Core values part of everyday life

  • Published
  • By Lt. Col. Walter Gibbons
  • 341st Civil Engineer Squadron Commander
Whether we realize it or not, the Air Force core values are at the center of our decision-making process in everything we do, or at least they should be.  We all make conscious, and many times, unconscious daily decisions that guide us through life ranging from menial tasks at home with our friends and families, to actions at work that affect the personnel we work with and the security of our nation.

Let's break this down.  Integrity is the first core value for good reason.  It defines who we are and it is obvious when someone does not have it.  Integrity can mean speaking up for something you know is right even if it's not "popular."  This can be difficult and takes courage to stand up and do, especially if it is not the socially accepted way to go.  Exhibiting integrity can be something as small as returning something that is not yours to someone who lost it.  Or, it could mean being fiscally responsible for purchasing items within the shop.  With Force Improvement Program funding flowing freely, it could be easy to go overboard and purchase items that are not necessarily needed just because we have the money to do it.  Integrity provides a solid foundation for the other two core values.

Service before self is our second core value.  By nature, most AF members are selfless and put others first.  How many times have you been enjoying quality time with your family or friends on your day off and have been recalled or have to respond to an after-hours emergency in your area of expertise?  It probably happens more often than not for many of us, but it's what we do. We understand what we signed up for when we enlisted, received our commission or accepted a Department of Defense civilian position.  The AF way of life is not a regular "day job" that your friends from high school may be doing.  It is a higher calling and that is why you are the one percent of the U.S. population that volunteered to serve your country.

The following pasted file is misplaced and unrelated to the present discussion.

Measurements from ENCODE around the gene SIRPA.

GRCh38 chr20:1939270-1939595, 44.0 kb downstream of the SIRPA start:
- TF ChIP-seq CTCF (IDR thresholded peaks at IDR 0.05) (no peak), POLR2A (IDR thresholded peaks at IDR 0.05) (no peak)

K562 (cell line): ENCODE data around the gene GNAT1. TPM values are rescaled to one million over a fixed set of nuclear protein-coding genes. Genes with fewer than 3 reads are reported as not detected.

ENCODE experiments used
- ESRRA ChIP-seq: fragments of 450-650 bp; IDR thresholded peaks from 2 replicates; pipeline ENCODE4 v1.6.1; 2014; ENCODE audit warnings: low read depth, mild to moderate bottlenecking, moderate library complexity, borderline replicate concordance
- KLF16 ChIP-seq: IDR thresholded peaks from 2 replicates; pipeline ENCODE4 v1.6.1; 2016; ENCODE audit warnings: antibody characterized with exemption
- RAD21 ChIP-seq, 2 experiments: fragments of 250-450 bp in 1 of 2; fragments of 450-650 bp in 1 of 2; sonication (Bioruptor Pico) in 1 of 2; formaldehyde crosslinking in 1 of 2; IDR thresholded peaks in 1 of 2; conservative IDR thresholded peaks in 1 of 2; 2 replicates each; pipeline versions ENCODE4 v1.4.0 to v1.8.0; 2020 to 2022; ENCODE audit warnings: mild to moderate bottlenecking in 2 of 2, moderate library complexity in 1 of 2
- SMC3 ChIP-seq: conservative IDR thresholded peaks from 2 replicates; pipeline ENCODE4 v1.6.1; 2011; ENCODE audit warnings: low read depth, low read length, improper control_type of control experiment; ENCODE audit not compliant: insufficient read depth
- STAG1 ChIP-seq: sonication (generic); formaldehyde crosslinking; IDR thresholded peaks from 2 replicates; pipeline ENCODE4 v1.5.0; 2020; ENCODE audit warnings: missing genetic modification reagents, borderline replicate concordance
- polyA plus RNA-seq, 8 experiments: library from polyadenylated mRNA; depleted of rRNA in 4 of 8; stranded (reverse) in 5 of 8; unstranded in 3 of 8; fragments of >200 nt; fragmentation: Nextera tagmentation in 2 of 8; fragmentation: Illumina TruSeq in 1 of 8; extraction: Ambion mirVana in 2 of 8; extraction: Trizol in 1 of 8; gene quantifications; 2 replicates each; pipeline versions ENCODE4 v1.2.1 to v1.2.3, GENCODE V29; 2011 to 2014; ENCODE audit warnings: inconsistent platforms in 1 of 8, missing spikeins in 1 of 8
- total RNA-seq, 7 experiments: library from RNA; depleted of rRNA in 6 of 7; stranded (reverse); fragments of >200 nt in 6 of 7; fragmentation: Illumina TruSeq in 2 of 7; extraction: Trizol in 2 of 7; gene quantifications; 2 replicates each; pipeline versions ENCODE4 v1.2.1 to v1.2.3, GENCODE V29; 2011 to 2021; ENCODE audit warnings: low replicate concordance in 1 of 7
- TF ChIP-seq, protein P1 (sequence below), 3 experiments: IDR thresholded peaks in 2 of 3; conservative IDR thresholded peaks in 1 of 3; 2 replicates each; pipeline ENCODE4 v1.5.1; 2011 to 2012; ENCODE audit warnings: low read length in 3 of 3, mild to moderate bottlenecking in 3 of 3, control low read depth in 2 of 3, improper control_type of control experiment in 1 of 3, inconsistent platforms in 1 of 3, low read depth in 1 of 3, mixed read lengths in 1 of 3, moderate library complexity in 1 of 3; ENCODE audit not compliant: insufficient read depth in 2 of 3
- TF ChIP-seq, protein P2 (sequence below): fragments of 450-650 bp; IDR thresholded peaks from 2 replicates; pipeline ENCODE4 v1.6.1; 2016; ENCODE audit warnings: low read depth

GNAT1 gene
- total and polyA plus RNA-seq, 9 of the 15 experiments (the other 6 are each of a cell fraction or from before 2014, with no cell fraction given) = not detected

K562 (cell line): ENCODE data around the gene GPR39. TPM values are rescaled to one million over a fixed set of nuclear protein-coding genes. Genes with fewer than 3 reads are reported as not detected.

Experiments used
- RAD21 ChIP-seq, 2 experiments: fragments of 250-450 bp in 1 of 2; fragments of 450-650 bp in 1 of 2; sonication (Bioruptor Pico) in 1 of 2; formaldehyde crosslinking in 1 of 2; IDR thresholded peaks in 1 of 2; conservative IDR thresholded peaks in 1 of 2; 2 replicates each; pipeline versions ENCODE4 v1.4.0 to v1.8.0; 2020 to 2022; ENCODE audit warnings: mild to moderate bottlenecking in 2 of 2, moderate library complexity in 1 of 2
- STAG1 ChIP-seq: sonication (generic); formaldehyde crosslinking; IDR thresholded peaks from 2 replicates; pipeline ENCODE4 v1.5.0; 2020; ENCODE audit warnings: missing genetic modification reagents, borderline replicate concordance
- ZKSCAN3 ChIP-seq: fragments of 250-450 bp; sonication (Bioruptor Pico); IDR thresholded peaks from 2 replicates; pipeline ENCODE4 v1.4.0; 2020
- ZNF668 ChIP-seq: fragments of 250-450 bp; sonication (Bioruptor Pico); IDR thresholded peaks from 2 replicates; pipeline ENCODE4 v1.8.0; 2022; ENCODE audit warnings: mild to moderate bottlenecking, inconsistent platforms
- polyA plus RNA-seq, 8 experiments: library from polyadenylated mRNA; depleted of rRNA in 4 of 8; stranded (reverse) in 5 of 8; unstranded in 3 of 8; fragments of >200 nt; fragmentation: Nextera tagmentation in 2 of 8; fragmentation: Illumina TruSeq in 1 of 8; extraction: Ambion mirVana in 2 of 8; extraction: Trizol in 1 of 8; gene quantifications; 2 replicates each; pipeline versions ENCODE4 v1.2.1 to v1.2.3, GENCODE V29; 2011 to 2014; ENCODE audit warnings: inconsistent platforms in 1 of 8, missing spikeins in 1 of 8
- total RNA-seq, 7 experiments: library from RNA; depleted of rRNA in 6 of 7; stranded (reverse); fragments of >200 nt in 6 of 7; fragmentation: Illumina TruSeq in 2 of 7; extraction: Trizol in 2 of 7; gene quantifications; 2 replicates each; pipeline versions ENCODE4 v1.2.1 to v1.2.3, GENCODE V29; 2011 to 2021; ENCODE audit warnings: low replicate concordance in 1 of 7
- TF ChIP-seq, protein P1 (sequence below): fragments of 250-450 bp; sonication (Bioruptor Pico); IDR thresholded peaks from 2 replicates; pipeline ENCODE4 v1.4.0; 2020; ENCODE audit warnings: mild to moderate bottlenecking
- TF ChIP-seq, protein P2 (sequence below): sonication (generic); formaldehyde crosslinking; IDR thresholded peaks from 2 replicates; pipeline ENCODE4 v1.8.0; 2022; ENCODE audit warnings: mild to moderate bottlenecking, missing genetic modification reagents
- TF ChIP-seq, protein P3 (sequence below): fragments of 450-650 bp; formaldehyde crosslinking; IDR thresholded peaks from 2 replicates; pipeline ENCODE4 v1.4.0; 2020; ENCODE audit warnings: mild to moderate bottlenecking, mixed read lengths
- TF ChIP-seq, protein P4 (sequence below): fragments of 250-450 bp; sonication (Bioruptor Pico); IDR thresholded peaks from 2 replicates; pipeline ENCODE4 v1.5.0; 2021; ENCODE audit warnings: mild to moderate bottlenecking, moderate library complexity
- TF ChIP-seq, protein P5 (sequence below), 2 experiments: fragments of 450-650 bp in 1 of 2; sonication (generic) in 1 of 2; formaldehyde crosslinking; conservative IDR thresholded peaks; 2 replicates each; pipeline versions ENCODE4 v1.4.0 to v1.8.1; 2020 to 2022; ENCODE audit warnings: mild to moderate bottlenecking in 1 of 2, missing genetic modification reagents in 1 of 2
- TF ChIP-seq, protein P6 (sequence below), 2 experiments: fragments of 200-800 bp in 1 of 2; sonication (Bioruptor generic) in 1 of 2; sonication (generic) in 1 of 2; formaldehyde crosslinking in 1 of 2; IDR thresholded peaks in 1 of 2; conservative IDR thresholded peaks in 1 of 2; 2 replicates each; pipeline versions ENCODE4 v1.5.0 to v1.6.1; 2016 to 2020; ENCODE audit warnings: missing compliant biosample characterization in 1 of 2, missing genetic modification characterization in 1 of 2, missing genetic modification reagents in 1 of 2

Excellence in all we do is our third core value.  We all strive to be better each day - better wives, husbands, brothers, sisters, daughters, sons, mothers, fathers, friends, Airmen, supervisors, subordinates and just be a better person - you get the idea.  It is human nature.  We don't wake up in the morning and say, "I plan to be a terrible spouse today or really screw something up at work."  Granted, everyone has a bad day every now and then where we don't feel 'in the game' or don't feel like being there.  It's ok to be a human being.  If you see your buddy having a bad day, you can approach them and ask what's going on.  This is also exhibiting excellence, as we look out for each other.  In my opinion, excellence comes as second nature if the first two core values are internalized.

I firmly believe that if you consciously think about your Air Force core values in every decision you make and apply it to everyday life, you will make the right decision.  I give this analogy at every one of my squadron orientations when new folks permanently change station to the Big Sky Engineer family.  These values are universal and apply on or off-duty.  If everyone thought just for a second about how the act they were planning to do would affect others, then our squadron first sergeants and commanders would have an easy job, not to mention our homes would be better places to live.  We all cannot be at the top of our game in every aspect, every day, but collectively, we should tend toward that direction.  If you see someone who is lacking in an area, call them out and help them correct it.  Many times that is all that is needed.  If you don't see improvement after you have tried to help them correct it, push it up your chain of command for action.  With the force reduction, there is no room for folks who treat this way of life as a "day job."